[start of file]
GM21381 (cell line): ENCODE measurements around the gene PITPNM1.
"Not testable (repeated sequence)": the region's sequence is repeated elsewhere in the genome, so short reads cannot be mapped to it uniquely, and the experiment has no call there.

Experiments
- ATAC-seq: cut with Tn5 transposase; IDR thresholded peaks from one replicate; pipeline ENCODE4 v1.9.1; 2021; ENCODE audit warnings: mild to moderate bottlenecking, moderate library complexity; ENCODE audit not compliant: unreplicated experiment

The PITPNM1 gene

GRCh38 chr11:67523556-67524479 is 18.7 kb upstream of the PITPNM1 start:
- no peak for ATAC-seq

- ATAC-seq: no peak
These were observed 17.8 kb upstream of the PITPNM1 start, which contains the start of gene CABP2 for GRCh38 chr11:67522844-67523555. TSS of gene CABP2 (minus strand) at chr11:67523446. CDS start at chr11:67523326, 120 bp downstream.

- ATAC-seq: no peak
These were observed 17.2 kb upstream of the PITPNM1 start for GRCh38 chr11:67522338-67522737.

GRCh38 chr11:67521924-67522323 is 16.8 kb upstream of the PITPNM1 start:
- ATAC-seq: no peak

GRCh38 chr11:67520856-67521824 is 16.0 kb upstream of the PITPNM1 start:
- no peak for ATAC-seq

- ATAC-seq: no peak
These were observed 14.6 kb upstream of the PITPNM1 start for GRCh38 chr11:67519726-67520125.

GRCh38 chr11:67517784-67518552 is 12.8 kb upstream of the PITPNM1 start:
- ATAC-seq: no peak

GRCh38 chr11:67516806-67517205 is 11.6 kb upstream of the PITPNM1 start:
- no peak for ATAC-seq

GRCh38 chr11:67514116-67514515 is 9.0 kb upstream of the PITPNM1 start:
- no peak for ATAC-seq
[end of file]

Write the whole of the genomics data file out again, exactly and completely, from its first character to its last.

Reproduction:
GM21381 (cell line): ENCODE measurements around the gene PITPNM1.
"Not testable (repeated sequence)": the region's sequence is repeated elsewhere in the genome, so short reads cannot be mapped to it uniquely, and the experiment has no call there.

Experiments
- ATAC-seq: cut with Tn5 transposase; IDR thresholded peaks from one replicate; pipeline ENCODE4 v1.9.1; 2021; ENCODE audit warnings: mild to moderate bottlenecking, moderate library complexity; ENCODE audit not compliant: unreplicated experiment

The PITPNM1 gene

GRCh38 chr11:67523556-67524479 is 18.7 kb upstream of the PITPNM1 start:
- no peak for ATAC-seq

- ATAC-seq: no peak
These were observed 17.8 kb upstream of the PITPNM1 start, which contains the start of gene CABP2 for GRCh38 chr11:67522844-67523555. TSS of gene CABP2 (minus strand) at chr11:67523446. CDS start at chr11:67523326, 120 bp downstream.

- ATAC-seq: no peak
These were observed 17.2 kb upstream of the PITPNM1 start for GRCh38 chr11:67522338-67522737.

GRCh38 chr11:67521924-67522323 is 16.8 kb upstream of the PITPNM1 start:
- ATAC-seq: no peak

GRCh38 chr11:67520856-67521824 is 16.0 kb upstream of the PITPNM1 start:
- no peak for ATAC-seq

- ATAC-seq: no peak
These were observed 14.6 kb upstream of the PITPNM1 start for GRCh38 chr11:67519726-67520125.

GRCh38 chr11:67517784-67518552 is 12.8 kb upstream of the PITPNM1 start:
- ATAC-seq: no peak

GRCh38 chr11:67516806-67517205 is 11.6 kb upstream of the PITPNM1 start:
- no peak for ATAC-seq

GRCh38 chr11:67514116-67514515 is 9.0 kb upstream of the PITPNM1 start:
- no peak for ATAC-seq